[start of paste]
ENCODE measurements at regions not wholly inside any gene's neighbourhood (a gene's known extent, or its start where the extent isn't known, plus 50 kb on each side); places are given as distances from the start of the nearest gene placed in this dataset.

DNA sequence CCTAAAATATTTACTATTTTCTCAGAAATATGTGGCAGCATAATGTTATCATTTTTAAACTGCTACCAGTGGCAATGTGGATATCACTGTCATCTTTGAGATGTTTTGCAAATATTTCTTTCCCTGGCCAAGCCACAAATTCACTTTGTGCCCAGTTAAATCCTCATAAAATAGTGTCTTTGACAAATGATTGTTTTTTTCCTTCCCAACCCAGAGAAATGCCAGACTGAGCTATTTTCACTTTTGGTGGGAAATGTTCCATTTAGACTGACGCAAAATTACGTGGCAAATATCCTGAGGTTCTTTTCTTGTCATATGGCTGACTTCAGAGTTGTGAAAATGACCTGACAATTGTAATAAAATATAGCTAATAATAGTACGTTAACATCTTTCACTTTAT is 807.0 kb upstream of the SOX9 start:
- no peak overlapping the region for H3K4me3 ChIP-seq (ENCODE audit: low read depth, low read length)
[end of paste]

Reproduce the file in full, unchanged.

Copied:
ENCODE measurements at regions not wholly inside any gene's neighbourhood (a gene's known extent, or its start where the extent isn't known, plus 50 kb on each side); places are given as distances from the start of the nearest gene placed in this dataset.

DNA sequence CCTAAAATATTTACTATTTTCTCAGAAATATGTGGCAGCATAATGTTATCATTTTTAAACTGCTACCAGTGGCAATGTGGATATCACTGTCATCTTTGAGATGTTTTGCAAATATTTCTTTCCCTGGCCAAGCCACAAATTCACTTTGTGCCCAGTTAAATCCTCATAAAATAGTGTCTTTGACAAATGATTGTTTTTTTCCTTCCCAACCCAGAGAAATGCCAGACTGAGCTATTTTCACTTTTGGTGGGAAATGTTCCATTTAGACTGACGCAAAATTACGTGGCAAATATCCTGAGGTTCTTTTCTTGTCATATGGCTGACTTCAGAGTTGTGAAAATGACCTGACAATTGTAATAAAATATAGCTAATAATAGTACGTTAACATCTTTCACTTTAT is 807.0 kb upstream of the SOX9 start:
- no peak overlapping the region for H3K4me3 ChIP-seq (ENCODE audit: low read depth, low read length)